News Releases

Project restoring Grassy Flats in Lake Worth Lagoon finishes successfully

News Release

Saturday, August 22, 2015

Media contact: Diane Hirth, 850-410-5291

Today’s completion of the planting of nearly 4,000 marsh grass plugs and 200 mangrove seedlings represents the final touch to a multiyear restoration project in a portion of the Lake Worth Lagoon. This project is designed to restore critical marine habitats so fish, oysters and wildlife will return to an area known as Grassy Flats that was previously uninhabitable because of accumulated muck on the seafloor.

Preliminary signs of the restoration’s success are apparent. American oystercatchers and least terns began nesting on newly created islands upon completion of the project. Both are state-listed imperiled species.

This dynamic project involved many stages, one of which was spreading 51,000 cubic yards of sand over 13 acres of the lagoon using specialized equipment. The sand was used to cap muck sediments on the lagoon seafloor and construct two islands. Later stages of the project included placing thousands of tons of limestone rock around the man-made islands to protect them and planting thousands of native wetland plants.

More than 50 volunteers, including those from the West Palm Beach Fishing Club, the Marine Industries Association of Palm Beach County and the Youth Environmental Alliance, have helped with the planting effort.

“The Grassy Flats restoration project in Palm Beach County’s Lake Worth Lagoon is restoring mangrove, seagrass, oyster and saltmarsh habitats, and creating healthier communities for fish and wildlife,” said Kent Smith, who leads FWC’s Marine and Estuarine Habitat Conservation and Restoration subsection.

Most of the sand used was made available through beneficial reuse. Non-beach compatible sand was transferred from a dredge project in the South Lake Worth Inlet, making the lagoon project more cost-efficient. Over time, seagrass will naturally move back in from surrounding areas, followed by the return of fish.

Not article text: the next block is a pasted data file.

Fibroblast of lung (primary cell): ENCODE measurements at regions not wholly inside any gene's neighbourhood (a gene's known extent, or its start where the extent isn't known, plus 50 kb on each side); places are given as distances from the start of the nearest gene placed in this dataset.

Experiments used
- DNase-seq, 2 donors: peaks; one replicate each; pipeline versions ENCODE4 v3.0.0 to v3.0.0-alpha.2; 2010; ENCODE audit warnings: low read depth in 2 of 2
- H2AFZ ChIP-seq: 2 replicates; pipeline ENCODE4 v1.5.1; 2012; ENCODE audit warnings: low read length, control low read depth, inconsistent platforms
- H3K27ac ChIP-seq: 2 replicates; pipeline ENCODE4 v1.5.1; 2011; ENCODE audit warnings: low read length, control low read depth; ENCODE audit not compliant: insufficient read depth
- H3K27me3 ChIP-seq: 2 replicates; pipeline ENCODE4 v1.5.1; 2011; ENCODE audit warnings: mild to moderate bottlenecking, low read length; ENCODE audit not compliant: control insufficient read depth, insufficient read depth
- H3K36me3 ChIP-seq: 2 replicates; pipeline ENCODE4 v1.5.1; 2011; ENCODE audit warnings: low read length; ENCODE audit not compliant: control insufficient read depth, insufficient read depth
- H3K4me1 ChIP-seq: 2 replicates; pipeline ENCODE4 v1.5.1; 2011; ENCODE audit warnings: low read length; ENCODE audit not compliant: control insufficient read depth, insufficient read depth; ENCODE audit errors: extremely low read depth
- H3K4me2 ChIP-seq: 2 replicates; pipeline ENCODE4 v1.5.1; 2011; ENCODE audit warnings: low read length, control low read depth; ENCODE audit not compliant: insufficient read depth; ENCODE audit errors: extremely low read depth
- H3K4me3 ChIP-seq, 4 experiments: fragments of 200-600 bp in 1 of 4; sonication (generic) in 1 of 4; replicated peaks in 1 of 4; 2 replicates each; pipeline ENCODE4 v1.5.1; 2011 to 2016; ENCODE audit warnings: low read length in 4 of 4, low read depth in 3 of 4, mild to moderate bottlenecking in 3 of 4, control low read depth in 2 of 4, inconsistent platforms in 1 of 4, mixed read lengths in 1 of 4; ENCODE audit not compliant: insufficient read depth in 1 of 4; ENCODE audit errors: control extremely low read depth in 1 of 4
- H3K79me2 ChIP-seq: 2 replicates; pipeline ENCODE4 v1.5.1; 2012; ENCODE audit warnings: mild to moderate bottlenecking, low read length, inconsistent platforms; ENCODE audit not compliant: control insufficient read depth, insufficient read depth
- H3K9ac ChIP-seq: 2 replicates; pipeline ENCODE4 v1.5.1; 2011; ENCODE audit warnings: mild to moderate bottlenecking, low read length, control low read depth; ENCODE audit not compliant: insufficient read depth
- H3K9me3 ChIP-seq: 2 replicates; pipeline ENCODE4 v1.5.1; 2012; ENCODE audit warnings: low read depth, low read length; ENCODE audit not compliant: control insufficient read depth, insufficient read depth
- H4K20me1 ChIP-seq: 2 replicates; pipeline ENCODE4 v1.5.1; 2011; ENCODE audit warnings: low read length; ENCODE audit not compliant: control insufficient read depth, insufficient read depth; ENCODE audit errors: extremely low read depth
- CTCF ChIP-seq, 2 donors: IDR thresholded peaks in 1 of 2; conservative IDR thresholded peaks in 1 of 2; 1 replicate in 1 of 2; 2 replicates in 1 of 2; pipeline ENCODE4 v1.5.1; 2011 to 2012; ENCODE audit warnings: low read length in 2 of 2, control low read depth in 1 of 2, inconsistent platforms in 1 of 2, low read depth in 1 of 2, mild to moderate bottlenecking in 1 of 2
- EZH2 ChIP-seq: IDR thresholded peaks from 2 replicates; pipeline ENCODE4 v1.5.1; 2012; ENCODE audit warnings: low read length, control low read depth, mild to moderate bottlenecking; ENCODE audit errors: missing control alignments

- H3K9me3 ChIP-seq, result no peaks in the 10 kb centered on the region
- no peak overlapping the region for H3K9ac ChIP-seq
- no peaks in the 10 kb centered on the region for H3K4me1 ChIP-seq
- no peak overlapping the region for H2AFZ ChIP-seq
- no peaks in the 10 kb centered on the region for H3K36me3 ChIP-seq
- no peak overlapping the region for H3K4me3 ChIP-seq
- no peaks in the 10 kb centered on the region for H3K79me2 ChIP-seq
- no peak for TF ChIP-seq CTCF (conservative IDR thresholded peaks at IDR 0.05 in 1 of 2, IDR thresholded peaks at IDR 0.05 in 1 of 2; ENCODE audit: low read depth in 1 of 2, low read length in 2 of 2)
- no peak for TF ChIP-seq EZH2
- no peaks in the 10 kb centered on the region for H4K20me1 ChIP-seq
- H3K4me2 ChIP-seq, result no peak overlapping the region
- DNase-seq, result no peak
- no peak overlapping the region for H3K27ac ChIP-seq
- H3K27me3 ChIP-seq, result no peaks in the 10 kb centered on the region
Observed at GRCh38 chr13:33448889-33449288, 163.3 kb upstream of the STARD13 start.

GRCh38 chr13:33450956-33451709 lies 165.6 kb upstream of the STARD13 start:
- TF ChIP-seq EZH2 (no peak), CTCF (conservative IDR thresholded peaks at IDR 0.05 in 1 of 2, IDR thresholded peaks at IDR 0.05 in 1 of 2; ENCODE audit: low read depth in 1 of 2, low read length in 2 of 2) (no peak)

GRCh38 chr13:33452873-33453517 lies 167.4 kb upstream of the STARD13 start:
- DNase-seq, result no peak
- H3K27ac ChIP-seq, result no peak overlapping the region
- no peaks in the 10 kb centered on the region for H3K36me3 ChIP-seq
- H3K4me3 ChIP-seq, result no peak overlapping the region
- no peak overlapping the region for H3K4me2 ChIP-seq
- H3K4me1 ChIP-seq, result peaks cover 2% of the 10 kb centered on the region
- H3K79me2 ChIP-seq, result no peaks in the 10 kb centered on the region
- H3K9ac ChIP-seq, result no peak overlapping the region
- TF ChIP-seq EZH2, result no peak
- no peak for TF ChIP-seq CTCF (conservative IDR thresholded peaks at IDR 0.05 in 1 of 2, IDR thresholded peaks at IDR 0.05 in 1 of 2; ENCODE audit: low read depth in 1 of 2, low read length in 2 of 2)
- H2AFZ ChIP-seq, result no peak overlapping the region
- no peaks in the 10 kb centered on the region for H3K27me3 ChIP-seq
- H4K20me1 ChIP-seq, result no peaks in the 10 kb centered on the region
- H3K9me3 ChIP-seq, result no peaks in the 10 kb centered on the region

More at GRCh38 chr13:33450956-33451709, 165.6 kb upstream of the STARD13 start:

The challenge of restoring Palm Beach County’s largest estuary and reviving its appeal to anglers, bird watchers and boaters attracted support from national, state and local levels. The Florida Fish and Wildlife Conservation Commission (FWC) was one of many partners engaged in the effort, as were the Palm Beach County Department of Environmental Resources Management, U.S. Fish and Wildlife Service, U.S. Army Corps of Engineers, National Oceanic and Atmospheric Administration, Atlantic Coastal Fish Habitat Partnership, Florida Department of Environmental Protection, town of Palm Beach, city of Lake Worth, West Palm Beach Fishing Club and Marine Industries Association of Palm Beach County.

“The Atlantic Coastal Fish Habitat Partnership was pleased to endorse the Grassy Flats project for the benefits it will bring to coastal habitats and water quality,” said Emily Greene of the partnership. “We commend the efforts of the project team in developing an innovative approach to fish habitat conservation, and forging partnerships across jurisdictions.”

“Palm Beach County was excited to work with so many partners on a nationally significant project to enhance the lagoon’s valuable natural resources and boost opportunities for people to enjoy the area,” said Rob Robbins, director of the county’s Department of Environmental Resources Management.

For more on habitat conservation and restoration, go to MyFWC.com, click on “Wildlife & Habitats,” then “Habitat Information.” For more on the Grassy Flats project, go to PBCgov.org, click on “Departments,” then “Environmental Resources Management.” On the right side of that webpage, select “Project Fact Sheets.”



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